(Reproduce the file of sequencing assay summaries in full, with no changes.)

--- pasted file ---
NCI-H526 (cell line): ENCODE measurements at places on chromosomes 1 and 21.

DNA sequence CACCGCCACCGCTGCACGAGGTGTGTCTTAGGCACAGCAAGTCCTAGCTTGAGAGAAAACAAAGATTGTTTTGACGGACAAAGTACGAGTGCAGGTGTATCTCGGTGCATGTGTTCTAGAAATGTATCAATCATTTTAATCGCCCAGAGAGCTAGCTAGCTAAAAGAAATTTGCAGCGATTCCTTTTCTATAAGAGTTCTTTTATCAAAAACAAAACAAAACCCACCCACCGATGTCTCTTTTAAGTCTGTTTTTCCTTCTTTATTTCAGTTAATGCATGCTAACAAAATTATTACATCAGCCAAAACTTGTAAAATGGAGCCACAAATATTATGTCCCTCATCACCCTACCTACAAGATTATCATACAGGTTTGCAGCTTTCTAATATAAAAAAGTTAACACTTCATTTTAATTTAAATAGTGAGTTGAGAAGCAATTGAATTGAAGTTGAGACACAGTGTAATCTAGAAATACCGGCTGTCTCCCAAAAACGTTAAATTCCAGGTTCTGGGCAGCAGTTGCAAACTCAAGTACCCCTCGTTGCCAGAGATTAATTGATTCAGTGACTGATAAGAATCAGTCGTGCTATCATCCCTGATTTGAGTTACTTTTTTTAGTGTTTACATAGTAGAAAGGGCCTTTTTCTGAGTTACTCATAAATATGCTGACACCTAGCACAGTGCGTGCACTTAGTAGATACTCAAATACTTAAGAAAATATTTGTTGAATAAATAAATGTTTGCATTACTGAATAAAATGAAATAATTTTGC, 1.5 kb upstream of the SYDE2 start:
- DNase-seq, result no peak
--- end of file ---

NCI-H526 (cell line): ENCODE measurements at places on chromosomes 1 and 21.

DNA sequence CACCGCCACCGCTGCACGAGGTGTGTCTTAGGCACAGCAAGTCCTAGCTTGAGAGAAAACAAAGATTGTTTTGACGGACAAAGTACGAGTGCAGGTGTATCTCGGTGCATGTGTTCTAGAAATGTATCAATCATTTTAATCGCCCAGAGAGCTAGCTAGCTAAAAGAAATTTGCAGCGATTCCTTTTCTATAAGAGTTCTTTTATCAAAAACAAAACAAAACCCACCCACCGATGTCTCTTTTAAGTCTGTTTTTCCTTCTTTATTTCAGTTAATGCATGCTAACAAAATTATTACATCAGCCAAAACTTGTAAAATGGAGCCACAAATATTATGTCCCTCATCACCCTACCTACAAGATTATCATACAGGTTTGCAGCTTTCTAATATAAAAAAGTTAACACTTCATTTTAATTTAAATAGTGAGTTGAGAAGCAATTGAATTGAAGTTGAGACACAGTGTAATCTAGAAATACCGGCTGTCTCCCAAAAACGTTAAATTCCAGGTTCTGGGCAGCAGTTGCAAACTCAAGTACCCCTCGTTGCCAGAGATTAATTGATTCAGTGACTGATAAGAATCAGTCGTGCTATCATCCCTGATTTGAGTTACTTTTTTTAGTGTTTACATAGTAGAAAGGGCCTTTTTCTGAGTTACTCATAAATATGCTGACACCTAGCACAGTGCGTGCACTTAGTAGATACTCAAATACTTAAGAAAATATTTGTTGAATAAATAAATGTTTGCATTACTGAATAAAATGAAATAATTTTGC, 1.5 kb upstream of the SYDE2 start:
- DNase-seq, result no peak